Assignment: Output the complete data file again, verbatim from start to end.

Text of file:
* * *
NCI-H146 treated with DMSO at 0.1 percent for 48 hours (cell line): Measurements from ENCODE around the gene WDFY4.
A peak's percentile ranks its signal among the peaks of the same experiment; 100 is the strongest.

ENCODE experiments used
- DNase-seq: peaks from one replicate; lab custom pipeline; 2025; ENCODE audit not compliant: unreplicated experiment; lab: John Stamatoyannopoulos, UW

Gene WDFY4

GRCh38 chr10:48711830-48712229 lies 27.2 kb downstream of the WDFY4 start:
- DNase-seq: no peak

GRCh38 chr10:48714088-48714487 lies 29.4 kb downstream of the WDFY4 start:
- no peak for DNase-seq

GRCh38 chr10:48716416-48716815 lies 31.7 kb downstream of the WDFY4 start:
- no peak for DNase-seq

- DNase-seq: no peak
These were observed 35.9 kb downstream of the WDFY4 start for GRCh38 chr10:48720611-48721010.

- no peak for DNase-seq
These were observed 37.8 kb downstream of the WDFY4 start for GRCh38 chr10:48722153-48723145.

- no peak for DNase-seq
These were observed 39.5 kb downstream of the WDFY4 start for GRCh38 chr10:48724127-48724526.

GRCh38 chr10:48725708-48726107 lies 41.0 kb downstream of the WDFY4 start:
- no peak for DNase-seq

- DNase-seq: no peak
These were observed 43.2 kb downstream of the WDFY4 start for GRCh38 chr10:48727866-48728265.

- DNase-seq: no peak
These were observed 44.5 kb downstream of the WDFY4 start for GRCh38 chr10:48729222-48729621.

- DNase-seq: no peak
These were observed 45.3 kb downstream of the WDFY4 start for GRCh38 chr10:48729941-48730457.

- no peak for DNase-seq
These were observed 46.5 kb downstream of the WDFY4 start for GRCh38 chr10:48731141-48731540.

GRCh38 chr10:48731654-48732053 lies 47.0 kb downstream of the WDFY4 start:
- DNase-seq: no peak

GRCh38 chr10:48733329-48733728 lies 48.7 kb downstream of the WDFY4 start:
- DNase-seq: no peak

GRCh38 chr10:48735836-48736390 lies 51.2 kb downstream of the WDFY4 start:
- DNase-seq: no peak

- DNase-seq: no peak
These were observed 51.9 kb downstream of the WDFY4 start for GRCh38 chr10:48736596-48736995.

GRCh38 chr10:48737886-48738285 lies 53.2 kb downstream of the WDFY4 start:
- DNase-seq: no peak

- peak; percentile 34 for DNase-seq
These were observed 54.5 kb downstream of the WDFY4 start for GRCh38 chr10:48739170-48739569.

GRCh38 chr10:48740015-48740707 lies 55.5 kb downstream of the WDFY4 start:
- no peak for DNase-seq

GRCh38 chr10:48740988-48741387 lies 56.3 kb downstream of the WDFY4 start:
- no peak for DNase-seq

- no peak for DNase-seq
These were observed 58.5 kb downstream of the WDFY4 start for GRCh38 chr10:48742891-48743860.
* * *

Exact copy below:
NCI-H146 treated with DMSO at 0.1 percent for 48 hours (cell line): Measurements from ENCODE around the gene WDFY4.
A peak's percentile ranks its signal among the peaks of the same experiment; 100 is the strongest.

ENCODE experiments used
- DNase-seq: peaks from one replicate; lab custom pipeline; 2025; ENCODE audit not compliant: unreplicated experiment; lab: John Stamatoyannopoulos, UW

Gene WDFY4

GRCh38 chr10:48711830-48712229 lies 27.2 kb downstream of the WDFY4 start:
- DNase-seq: no peak

GRCh38 chr10:48714088-48714487 lies 29.4 kb downstream of the WDFY4 start:
- no peak for DNase-seq

GRCh38 chr10:48716416-48716815 lies 31.7 kb downstream of the WDFY4 start:
- no peak for DNase-seq

- DNase-seq: no peak
These were observed 35.9 kb downstream of the WDFY4 start for GRCh38 chr10:48720611-48721010.

- no peak for DNase-seq
These were observed 37.8 kb downstream of the WDFY4 start for GRCh38 chr10:48722153-48723145.

- no peak for DNase-seq
These were observed 39.5 kb downstream of the WDFY4 start for GRCh38 chr10:48724127-48724526.

GRCh38 chr10:48725708-48726107 lies 41.0 kb downstream of the WDFY4 start:
- no peak for DNase-seq

- DNase-seq: no peak
These were observed 43.2 kb downstream of the WDFY4 start for GRCh38 chr10:48727866-48728265.

- DNase-seq: no peak
These were observed 44.5 kb downstream of the WDFY4 start for GRCh38 chr10:48729222-48729621.

- DNase-seq: no peak
These were observed 45.3 kb downstream of the WDFY4 start for GRCh38 chr10:48729941-48730457.

- no peak for DNase-seq
These were observed 46.5 kb downstream of the WDFY4 start for GRCh38 chr10:48731141-48731540.

GRCh38 chr10:48731654-48732053 lies 47.0 kb downstream of the WDFY4 start:
- DNase-seq: no peak

GRCh38 chr10:48733329-48733728 lies 48.7 kb downstream of the WDFY4 start:
- DNase-seq: no peak

GRCh38 chr10:48735836-48736390 lies 51.2 kb downstream of the WDFY4 start:
- DNase-seq: no peak

- DNase-seq: no peak
These were observed 51.9 kb downstream of the WDFY4 start for GRCh38 chr10:48736596-48736995.

GRCh38 chr10:48737886-48738285 lies 53.2 kb downstream of the WDFY4 start:
- DNase-seq: no peak

- peak; percentile 34 for DNase-seq
These were observed 54.5 kb downstream of the WDFY4 start for GRCh38 chr10:48739170-48739569.

GRCh38 chr10:48740015-48740707 lies 55.5 kb downstream of the WDFY4 start:
- no peak for DNase-seq

GRCh38 chr10:48740988-48741387 lies 56.3 kb downstream of the WDFY4 start:
- no peak for DNase-seq

- no peak for DNase-seq
These were observed 58.5 kb downstream of the WDFY4 start for GRCh38 chr10:48742891-48743860.